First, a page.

microfilming and preservation of these palm-leaf manuscripts. The second
stage consists of editing translation, textual criticism etc.
The Institute of Asian Studies has assembled a project
team of highly-qualified and dedicated specialists with experience in
preserving and translating palm-leaf manuscripts. Already the project has
published the first five volumes of a projected 25-volume Descriptive
Catalogue of Palm-leaf Manuscripts.
Traditional medical texts
Today there is a growing appreciation worldwide about traditional
knowledge, particularly in the field of medical science. Most Indian
palm-leaf manuscripts on traditional science pertain to medicine such as
the Siddha and Ayurvedic systems of treatment along with the Unani system
popular in the Muslim world. Modern research has demonstrated that these
traditional systems give lasting relief to many chronic diseases. These
systems echew surgery and yet the curing effect is remarkable, even for
very serious diseases which may not cured by allopathic treatment.
Moreover, the native medicines are based either on herbs or metals which
are not injurious to health when used according to traditional
prescription. Nowadays with the help of palm-leaf manuscripts attempts are
being made in India to treat life-threatening diseases like AIDS, heart
disease and diabetes.
The publication of these rare manuscripts will undoubtedly be a welcome
contribution to medical research in India, Asia and worldwide. In India
alone there are a great many medical and technical colleges that will be
eager to access the published results of this project, both in printed and
digital formats. Uncounted humlife improved for millions of others by analysing traditional Asian medical treatments based upon commonly available herbs and minerals.
Being organic in nature, palm-leaf manuscripts are susceptible to decay and
disintegration over time. Most of the extant manuscripts available in the
custodial organisations and with the individual practitioners are on the
verge of disintegration.
Project specialists therefore also take steps to preserve original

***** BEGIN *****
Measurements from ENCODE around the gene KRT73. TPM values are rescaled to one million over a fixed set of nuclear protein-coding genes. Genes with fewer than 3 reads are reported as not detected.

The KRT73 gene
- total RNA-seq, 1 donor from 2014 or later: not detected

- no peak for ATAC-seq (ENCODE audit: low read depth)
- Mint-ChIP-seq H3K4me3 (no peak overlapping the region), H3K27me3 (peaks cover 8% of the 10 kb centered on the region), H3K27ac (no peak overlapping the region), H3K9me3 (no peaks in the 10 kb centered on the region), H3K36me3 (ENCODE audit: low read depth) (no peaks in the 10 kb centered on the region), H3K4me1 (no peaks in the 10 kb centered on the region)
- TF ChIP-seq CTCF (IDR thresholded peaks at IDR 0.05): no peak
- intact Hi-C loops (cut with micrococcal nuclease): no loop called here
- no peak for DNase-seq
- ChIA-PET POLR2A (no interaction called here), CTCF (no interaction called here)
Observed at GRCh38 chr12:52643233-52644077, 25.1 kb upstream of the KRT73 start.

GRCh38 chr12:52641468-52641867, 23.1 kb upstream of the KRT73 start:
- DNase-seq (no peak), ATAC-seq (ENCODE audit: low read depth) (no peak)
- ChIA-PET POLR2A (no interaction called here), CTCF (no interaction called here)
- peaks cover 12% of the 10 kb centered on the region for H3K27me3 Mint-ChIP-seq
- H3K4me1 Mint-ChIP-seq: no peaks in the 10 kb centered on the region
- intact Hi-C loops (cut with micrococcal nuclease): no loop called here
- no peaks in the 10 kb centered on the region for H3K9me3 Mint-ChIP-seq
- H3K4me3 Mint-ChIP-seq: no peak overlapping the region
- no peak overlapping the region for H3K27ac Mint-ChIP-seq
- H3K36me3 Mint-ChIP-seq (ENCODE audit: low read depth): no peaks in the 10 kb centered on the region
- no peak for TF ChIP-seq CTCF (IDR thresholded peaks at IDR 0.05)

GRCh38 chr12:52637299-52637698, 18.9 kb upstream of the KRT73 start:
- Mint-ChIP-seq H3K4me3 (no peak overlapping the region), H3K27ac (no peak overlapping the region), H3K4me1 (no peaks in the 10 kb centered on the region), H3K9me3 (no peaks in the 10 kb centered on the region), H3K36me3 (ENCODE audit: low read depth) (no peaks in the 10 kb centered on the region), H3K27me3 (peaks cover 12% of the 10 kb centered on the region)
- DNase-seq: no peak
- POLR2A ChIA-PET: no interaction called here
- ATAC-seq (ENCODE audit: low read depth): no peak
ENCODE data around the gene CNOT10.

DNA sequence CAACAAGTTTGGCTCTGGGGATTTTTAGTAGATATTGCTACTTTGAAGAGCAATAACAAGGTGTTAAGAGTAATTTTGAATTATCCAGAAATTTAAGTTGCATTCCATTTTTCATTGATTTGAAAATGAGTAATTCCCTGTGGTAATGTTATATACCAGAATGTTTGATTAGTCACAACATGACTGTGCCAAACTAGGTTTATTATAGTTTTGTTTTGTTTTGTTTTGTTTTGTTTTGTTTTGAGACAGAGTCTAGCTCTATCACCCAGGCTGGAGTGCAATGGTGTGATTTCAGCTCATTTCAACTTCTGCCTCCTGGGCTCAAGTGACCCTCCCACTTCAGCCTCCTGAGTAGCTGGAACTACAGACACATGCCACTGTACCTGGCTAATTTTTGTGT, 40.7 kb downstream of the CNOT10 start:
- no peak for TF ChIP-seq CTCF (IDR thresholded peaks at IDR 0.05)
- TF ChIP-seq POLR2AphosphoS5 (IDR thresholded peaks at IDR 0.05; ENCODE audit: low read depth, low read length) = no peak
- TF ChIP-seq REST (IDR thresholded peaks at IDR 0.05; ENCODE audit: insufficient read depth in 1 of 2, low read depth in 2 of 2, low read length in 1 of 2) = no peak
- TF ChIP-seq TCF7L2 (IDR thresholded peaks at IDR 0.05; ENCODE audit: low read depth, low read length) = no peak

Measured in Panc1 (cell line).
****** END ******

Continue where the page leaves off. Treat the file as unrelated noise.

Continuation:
Normally chemical treatments are given using fumigation chambers to protect
palm-leaves from white ants, fungus and other insects. Insecticides and
pesticides are useless as the pests develop immunity over time. IAS-trained
specialists treat manuscripts using fumigation boxes or chemicals like
Thymol and chloromate solution.
Digitalization is the crowning stage; the process is currently being
developed by an international team of distinguished scholars from the
University of Cologne (Germany) and the University of California-Berkeley
(USA) with headquarters at the IAS (India) as part of the Tamil Lexicon and
Pongal-2000 collaborative projects to compile an Online Tamil Lexicon
(OTL). This same technology may be applied to digitalize the contents of
palm-leaf manuscripts once they have been rendered into modern Tamil by
specialists in this field.
Once these texts have been translated and digitalized, they will be
disseminated in the form of a searchable online database and as CD-ROMs as
well as conventional publication as books. Libraries around the world
including major manuscript repositories in India will have their own
digital 'reading rooms' where any MS folio may be brought up for viewing.
The pilot programme at the Institute of Asian Studies, Madras, will also
serve as a regional training centre for librarians and manuscriptologists
from other Asian countries that wish to acquire new techniques of
preservation for their national palm-leaf manuscript collections.